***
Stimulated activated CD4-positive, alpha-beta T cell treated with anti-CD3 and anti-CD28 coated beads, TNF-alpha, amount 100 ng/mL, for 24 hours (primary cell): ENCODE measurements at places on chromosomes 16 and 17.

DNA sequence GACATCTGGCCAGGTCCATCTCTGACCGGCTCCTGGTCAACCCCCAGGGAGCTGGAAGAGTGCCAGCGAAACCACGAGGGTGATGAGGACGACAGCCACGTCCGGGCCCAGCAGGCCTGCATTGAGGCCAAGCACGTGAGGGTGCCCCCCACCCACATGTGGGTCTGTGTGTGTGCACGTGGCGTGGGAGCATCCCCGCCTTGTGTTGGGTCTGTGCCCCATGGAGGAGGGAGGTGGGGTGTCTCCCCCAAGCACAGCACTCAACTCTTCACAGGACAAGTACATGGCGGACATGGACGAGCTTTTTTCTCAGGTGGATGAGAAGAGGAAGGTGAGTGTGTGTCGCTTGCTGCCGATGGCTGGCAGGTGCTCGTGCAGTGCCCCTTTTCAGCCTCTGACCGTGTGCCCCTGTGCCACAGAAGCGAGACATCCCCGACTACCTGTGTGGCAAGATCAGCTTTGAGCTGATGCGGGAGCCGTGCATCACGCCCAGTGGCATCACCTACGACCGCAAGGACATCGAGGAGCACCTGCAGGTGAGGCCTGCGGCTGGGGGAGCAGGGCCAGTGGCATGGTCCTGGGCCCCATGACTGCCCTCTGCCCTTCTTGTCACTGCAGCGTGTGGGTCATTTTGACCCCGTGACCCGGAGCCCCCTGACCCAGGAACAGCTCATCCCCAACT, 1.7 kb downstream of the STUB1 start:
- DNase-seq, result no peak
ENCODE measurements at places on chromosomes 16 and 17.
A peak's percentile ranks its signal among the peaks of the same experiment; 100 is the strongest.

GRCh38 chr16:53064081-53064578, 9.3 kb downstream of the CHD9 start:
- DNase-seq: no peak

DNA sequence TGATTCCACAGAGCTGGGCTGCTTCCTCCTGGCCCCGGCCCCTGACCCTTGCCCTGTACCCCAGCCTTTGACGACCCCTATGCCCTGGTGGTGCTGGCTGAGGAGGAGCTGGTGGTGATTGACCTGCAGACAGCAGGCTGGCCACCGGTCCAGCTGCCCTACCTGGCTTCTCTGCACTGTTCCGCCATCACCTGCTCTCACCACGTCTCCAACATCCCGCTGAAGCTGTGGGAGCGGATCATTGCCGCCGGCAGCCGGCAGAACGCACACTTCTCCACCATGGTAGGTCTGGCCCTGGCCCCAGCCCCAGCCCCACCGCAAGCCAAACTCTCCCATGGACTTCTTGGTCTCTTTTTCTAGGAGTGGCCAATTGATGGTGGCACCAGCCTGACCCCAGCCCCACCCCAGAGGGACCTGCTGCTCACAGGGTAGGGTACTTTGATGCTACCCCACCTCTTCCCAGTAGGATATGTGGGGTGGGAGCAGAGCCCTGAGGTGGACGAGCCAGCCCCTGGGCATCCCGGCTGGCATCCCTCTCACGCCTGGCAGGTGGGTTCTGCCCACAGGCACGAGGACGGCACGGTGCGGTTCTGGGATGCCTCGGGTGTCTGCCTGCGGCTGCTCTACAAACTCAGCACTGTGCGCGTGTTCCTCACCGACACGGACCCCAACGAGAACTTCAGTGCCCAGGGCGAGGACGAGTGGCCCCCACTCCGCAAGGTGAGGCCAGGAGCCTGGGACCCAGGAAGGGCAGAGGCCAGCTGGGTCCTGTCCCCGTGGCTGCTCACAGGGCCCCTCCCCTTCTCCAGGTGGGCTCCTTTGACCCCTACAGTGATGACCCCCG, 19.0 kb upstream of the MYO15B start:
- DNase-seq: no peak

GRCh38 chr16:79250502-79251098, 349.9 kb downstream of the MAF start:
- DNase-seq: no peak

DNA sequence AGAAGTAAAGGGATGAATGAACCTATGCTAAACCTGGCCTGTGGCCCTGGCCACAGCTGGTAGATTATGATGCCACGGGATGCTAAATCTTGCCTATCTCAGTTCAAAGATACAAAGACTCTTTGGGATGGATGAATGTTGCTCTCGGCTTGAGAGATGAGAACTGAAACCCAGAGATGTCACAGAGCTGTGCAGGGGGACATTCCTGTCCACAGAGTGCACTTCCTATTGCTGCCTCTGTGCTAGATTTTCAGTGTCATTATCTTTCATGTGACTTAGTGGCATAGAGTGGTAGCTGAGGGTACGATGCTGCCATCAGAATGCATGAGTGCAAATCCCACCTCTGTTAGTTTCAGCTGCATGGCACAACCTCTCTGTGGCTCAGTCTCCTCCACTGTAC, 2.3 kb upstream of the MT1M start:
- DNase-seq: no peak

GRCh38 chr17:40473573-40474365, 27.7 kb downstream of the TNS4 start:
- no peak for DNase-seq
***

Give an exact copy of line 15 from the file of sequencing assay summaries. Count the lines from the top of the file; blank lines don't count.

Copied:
- no peak for DNase-seq